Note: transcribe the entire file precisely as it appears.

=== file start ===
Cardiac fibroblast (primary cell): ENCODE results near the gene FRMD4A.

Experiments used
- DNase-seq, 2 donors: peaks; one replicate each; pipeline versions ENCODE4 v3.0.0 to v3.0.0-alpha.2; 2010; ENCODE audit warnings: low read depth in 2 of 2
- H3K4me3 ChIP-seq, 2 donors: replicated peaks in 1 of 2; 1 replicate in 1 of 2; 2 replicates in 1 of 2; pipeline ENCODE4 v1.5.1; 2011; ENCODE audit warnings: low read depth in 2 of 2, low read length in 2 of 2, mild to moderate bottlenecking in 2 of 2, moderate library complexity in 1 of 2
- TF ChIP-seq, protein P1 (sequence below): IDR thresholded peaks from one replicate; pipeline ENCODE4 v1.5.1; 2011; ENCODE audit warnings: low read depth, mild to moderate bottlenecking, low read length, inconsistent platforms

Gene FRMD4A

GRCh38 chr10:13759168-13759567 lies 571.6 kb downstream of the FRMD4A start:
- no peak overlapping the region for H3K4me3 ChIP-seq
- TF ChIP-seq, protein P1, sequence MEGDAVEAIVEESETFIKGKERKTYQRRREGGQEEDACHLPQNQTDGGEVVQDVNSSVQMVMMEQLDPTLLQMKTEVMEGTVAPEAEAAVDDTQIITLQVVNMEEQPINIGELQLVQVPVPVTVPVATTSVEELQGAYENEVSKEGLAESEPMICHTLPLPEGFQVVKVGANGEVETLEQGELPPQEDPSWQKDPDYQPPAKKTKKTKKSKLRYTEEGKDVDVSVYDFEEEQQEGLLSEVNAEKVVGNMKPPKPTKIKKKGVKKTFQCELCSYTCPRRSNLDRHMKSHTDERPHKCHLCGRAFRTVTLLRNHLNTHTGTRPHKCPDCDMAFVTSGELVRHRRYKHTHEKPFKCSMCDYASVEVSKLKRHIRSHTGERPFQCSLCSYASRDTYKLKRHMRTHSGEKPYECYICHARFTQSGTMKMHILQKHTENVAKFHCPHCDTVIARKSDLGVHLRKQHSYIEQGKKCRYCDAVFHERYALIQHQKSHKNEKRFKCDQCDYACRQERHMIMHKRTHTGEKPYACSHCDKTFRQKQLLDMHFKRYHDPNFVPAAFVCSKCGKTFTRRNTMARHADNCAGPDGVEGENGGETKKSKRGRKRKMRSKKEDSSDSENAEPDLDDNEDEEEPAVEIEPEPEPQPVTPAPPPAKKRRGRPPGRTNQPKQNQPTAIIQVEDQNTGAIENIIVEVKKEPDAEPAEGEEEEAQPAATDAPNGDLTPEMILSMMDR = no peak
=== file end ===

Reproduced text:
Cardiac fibroblast (primary cell): ENCODE results near the gene FRMD4A.

Experiments used
- DNase-seq, 2 donors: peaks; one replicate each; pipeline versions ENCODE4 v3.0.0 to v3.0.0-alpha.2; 2010; ENCODE audit warnings: low read depth in 2 of 2
- H3K4me3 ChIP-seq, 2 donors: replicated peaks in 1 of 2; 1 replicate in 1 of 2; 2 replicates in 1 of 2; pipeline ENCODE4 v1.5.1; 2011; ENCODE audit warnings: low read depth in 2 of 2, low read length in 2 of 2, mild to moderate bottlenecking in 2 of 2, moderate library complexity in 1 of 2
- TF ChIP-seq, protein P1 (sequence below): IDR thresholded peaks from one replicate; pipeline ENCODE4 v1.5.1; 2011; ENCODE audit warnings: low read depth, mild to moderate bottlenecking, low read length, inconsistent platforms

Gene FRMD4A

GRCh38 chr10:13759168-13759567 lies 571.6 kb downstream of the FRMD4A start:
- no peak overlapping the region for H3K4me3 ChIP-seq
- TF ChIP-seq, protein P1, sequence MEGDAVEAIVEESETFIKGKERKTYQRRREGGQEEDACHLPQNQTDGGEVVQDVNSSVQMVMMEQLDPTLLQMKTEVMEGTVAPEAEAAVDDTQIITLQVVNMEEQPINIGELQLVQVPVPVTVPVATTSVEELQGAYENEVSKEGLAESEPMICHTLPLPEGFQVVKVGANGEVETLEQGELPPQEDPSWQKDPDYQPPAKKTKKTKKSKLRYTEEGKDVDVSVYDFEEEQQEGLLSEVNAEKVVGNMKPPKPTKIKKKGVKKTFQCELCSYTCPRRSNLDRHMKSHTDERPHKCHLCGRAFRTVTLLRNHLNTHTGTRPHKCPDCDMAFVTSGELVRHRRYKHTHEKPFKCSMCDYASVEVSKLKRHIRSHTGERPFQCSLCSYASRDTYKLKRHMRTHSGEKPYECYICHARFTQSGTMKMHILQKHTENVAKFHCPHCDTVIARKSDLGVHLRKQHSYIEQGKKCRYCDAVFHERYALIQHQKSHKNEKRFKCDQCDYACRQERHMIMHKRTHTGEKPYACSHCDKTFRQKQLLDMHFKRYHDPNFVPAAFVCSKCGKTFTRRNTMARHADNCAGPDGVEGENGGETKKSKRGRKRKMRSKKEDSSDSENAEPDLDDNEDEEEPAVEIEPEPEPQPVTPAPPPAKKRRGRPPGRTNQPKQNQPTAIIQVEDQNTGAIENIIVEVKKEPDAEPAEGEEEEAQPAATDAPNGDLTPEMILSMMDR = no peak